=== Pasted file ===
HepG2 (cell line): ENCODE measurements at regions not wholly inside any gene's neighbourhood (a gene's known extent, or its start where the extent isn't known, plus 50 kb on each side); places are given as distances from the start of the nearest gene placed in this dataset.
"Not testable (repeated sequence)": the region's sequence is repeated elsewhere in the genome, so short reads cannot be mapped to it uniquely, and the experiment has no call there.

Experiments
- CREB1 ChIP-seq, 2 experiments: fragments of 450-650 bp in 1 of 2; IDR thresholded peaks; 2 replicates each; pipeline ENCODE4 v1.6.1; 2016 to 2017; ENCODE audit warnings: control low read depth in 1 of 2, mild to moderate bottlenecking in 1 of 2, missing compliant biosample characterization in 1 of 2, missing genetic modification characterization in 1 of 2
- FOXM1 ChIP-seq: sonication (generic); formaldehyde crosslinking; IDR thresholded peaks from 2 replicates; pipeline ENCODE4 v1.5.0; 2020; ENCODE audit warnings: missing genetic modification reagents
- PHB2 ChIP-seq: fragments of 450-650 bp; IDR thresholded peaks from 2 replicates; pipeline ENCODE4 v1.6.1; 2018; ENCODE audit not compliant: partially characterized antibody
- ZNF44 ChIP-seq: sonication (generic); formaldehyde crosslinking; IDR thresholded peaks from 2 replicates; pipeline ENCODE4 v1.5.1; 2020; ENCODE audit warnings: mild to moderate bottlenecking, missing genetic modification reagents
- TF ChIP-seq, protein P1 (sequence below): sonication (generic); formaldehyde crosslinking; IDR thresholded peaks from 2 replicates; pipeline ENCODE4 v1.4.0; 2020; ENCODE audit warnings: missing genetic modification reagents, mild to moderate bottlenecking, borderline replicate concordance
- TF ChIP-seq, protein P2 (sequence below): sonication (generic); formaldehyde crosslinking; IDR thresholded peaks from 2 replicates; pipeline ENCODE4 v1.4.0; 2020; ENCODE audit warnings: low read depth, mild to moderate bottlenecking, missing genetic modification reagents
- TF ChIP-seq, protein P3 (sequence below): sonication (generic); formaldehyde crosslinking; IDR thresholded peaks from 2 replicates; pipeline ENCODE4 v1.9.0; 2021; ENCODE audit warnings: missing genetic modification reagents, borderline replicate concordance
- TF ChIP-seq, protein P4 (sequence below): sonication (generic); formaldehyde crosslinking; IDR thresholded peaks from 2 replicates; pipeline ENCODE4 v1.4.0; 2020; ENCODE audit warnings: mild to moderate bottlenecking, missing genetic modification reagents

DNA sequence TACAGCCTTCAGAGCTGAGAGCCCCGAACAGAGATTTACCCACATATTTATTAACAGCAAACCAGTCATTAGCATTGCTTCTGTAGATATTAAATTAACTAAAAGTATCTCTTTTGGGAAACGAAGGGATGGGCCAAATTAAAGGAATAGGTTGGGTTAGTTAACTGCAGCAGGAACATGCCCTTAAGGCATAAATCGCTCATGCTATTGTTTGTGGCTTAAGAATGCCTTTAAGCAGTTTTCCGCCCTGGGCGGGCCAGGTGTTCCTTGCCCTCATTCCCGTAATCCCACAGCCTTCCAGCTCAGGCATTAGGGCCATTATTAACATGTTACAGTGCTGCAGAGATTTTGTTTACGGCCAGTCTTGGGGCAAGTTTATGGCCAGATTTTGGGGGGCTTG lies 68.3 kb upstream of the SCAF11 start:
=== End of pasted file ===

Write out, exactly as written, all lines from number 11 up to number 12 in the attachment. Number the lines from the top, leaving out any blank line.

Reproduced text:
- TF ChIP-seq, protein P4 (sequence below): sonication (generic); formaldehyde crosslinking; IDR thresholded peaks from 2 replicates; pipeline ENCODE4 v1.4.0; 2020; ENCODE audit warnings: mild to moderate bottlenecking, missing genetic modification reagents

DNA sequence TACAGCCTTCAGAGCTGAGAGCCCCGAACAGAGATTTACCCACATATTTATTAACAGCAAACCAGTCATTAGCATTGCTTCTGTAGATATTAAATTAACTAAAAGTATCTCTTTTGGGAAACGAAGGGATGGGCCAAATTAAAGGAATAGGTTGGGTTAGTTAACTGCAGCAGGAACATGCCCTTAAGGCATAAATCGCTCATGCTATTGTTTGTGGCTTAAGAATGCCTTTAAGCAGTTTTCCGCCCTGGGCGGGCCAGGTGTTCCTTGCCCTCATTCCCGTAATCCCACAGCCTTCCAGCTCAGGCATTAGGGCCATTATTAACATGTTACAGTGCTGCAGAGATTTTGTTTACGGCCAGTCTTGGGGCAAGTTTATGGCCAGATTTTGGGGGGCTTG lies 68.3 kb upstream of the SCAF11 start: